Our driver was talkative and friendly. He was working on Father’s Day because he had five kids to support. He asked us about our vacation, our work, and our politics. When he realized that he was going to be dropping us off at different terminal buildings and that I had a departure time two hours after Sharon’s he devised a plan for us that involved me checking my bags, then leaving my terminal and working my way to Sharon’s then returning to my building after her plane took off. He gave me detailed instructions for getting from one building to the other. He was so earnest and enthusiastic about helping us and seemed uneasy at the thought of us waiting for our planes by ourselves, that I didn’t have the heart to tell him I have recently been regarded as somewhat of a security risk. I didn’t even want to think what would happen to me if I dropped off my luggage and then tried to leave the building!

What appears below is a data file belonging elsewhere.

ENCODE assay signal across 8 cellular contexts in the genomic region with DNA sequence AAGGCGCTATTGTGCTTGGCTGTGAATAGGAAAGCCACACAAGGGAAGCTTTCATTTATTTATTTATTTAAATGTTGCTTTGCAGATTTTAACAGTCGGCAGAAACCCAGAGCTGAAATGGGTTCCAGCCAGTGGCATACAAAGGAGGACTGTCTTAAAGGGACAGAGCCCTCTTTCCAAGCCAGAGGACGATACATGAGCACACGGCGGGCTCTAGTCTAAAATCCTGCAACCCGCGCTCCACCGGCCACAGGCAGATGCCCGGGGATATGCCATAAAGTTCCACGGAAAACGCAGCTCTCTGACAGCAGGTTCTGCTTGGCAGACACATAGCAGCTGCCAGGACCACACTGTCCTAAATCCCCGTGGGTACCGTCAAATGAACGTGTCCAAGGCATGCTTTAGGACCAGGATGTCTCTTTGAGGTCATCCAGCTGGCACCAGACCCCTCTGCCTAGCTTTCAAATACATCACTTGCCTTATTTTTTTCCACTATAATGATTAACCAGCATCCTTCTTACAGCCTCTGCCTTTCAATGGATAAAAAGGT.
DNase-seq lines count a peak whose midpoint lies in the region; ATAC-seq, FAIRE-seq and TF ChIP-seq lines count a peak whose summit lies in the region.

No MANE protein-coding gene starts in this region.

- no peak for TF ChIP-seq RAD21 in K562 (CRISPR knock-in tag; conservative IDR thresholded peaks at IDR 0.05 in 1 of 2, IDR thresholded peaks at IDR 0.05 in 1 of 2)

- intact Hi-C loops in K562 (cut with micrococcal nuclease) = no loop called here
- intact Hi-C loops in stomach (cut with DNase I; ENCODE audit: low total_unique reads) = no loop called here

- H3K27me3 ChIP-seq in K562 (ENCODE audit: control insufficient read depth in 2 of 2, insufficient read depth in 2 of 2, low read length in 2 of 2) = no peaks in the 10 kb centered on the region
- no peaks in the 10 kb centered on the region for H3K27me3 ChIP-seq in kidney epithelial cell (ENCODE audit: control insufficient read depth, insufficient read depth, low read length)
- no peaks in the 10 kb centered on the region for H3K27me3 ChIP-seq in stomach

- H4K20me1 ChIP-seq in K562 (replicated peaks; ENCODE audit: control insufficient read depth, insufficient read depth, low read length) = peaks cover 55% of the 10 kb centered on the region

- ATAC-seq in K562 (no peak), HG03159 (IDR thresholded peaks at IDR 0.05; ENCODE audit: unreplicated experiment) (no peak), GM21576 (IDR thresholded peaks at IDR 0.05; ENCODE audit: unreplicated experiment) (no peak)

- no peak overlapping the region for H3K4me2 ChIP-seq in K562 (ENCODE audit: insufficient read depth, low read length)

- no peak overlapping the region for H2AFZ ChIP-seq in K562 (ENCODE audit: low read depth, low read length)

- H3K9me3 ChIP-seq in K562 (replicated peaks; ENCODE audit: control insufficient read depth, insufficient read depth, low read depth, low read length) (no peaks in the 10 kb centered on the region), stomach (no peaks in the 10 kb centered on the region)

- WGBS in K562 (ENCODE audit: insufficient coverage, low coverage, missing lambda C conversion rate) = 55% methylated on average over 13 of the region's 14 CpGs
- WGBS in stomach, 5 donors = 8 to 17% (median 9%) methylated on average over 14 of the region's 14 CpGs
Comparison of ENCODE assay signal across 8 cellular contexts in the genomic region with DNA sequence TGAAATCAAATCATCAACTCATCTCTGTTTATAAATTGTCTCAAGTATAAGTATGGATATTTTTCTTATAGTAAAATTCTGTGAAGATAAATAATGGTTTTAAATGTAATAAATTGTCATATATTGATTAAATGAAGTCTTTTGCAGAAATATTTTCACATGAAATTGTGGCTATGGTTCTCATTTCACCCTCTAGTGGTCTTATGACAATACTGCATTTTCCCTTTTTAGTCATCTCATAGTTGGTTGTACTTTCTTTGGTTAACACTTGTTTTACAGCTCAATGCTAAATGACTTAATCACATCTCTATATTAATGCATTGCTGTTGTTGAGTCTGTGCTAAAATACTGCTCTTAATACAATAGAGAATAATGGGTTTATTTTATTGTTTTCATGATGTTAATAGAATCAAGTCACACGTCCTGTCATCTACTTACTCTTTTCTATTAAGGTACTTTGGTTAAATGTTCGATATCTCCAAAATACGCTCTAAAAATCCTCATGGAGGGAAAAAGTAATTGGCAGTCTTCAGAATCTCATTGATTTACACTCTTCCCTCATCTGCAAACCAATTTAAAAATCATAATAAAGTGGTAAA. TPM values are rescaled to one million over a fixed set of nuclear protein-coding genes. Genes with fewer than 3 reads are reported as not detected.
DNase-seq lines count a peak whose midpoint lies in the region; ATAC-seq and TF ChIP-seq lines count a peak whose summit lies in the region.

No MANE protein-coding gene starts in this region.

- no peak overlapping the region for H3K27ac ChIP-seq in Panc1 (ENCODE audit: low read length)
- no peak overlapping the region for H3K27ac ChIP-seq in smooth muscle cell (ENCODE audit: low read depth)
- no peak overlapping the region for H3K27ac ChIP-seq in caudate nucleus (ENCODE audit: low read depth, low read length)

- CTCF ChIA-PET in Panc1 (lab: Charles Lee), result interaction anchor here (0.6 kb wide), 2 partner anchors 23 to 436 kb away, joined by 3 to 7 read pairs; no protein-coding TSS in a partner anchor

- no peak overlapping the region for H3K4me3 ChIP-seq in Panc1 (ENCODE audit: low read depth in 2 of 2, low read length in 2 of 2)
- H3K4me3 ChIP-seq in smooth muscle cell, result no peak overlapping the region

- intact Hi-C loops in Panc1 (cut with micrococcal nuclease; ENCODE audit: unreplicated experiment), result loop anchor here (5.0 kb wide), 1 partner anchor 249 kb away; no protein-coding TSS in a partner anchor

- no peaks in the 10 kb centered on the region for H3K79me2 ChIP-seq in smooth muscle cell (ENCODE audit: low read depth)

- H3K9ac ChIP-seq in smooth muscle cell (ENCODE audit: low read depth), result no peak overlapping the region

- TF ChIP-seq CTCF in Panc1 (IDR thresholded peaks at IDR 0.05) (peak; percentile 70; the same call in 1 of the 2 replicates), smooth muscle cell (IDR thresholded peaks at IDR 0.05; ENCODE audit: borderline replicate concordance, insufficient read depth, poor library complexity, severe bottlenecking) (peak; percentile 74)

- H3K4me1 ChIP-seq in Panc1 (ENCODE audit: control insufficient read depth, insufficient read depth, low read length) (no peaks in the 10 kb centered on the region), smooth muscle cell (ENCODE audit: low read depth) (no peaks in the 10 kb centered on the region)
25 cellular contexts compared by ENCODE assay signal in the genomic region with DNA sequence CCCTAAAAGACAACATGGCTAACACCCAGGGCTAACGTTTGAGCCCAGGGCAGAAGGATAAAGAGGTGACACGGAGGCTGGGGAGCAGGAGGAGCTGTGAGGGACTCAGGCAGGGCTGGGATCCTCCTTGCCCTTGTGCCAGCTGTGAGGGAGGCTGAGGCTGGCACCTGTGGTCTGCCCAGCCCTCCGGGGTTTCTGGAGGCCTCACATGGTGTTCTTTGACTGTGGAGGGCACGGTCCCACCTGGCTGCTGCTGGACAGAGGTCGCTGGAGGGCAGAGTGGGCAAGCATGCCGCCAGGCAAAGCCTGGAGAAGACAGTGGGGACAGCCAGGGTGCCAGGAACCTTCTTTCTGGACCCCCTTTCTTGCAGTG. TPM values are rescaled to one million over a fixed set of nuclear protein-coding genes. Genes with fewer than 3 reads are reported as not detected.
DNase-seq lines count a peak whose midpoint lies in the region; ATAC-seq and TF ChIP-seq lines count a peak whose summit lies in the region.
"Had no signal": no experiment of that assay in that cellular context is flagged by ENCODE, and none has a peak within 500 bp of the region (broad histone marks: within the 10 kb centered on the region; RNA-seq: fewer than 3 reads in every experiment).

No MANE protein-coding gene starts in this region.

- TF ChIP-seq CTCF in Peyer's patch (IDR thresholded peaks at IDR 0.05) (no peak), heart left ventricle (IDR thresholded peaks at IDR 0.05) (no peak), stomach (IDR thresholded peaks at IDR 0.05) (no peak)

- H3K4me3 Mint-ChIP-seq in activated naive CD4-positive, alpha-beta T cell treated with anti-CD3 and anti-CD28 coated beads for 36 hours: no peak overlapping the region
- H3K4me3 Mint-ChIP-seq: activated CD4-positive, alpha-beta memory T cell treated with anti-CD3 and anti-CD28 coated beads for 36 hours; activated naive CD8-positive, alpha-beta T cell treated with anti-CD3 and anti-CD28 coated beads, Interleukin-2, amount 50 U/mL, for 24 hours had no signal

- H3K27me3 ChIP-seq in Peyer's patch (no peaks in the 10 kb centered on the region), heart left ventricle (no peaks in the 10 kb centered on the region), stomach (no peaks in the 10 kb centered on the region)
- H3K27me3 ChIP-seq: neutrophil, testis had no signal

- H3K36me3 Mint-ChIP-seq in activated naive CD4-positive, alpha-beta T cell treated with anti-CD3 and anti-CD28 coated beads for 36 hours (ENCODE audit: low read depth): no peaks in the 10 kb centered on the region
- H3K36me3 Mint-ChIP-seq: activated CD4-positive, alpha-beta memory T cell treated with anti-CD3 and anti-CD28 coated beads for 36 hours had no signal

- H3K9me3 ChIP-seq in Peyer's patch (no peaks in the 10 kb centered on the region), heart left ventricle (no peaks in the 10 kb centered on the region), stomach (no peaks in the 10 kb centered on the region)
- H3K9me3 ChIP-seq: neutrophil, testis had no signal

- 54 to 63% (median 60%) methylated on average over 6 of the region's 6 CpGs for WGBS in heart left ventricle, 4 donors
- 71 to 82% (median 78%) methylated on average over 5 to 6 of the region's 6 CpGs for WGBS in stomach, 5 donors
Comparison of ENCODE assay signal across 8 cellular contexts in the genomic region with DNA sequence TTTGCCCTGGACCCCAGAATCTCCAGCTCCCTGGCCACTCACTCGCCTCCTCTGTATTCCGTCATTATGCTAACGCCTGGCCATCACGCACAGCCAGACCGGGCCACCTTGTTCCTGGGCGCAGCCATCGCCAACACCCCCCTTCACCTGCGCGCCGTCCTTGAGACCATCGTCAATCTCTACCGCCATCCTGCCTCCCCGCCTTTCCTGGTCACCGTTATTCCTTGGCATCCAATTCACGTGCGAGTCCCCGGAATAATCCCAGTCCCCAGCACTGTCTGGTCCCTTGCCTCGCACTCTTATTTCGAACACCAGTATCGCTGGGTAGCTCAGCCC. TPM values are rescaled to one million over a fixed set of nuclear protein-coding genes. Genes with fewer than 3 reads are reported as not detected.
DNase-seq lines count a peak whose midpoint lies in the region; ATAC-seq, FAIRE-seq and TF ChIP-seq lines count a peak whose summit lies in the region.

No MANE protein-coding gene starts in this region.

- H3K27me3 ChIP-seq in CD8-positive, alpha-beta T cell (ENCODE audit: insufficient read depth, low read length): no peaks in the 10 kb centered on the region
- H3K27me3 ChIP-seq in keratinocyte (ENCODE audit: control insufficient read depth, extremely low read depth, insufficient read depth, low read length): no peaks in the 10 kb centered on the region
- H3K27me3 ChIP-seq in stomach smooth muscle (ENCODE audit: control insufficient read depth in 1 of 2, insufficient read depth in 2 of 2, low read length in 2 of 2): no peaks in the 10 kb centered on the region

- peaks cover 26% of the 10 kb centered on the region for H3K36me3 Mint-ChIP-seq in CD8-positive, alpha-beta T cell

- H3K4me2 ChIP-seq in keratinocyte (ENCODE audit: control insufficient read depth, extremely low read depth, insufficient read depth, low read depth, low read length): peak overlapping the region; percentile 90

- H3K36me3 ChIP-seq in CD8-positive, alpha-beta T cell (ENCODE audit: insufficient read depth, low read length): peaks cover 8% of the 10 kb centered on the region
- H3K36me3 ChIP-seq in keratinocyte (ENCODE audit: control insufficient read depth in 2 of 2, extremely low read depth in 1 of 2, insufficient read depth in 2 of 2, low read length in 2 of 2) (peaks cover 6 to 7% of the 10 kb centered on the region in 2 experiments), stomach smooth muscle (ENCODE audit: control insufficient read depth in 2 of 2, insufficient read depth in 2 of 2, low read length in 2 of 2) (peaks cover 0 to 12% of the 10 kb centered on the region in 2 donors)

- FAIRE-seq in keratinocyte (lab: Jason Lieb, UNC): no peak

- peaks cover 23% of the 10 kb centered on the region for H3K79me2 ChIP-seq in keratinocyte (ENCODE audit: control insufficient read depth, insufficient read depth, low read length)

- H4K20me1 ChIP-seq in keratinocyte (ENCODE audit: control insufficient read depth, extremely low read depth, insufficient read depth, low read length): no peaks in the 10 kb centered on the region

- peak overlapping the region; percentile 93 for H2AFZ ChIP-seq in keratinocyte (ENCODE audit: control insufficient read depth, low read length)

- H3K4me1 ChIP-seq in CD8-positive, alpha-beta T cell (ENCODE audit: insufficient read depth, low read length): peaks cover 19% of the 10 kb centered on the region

I thanked the driver for his great advice, hugged Sharon goodbye with promises to talk soon, and wrestled my luggage through the airport doors. I was directed to join a rather full zigzag and smiled that this seemed an altogether appropriate way to end a Disney vacation. Directly ahead of me there was a little family, a dad, mom, and two pre-teen daughters. We chatted companionably as our line moved along, then switched back when we came to the turn in the rope-lined lane. Now moving in the opposite direction we began to pass a new group of people and a woman in that lane looked at me and said, “I think I can guess where you’ve been!” [ I should explain that I was wearing an ankle length dress that was covered with dozens of smiling Mickey faces, Mickey earrings, and Mickey watch. The fabric of my purse was a Mickey print. Also hanging from my arm was a large black tote bag decorated with Mickey icons and I was dragging along behind me my Mickey and Minnie luggage with Mickey icon luggage tags dangling.] “I’ll bet you can,” I said. A friendly exchange like that between people caught in an airport security line isn’t all that surprising, however this woman continued with an unexpected enthusiasm. “How long were you there?” she asked. I told her I’d spent a week at Disneyland and then for some reason (Okay--the reason is I talk too much!) I went on to tell her that I used to make an annual Disneyland pilgrimage with my late husband, but that it had been three years since I’d been back. Because I’d been away so long I made this an exclusively Disneyland trip and that we had stayed at the Resort the entire week. Then she became really animated and said, “Oh, and there’ve been so many new things since you were there last!” I told her how I’d ridden the submarines 48 years ago and what fun it was to ride them again this trip. Now she was bouncing with glee as she said, “You know, they’re the same submarines?!” Then all of us in the line shuffled forward a few steps and she moved east while I moved west and the gentleman behind me picked up the conversation with her. The woman next in line who was obviously traveling with the lady I’d been speaking to smiled and said something to me in a quiet voice. I leaned toward her and said, “Sorry, I have a little trouble hearing sometimes.” She leaned in and cutting her eyes toward her companion she told me, “She’s the assistant to the Vice President of Disneyland.” Oh my word! I think I made her day.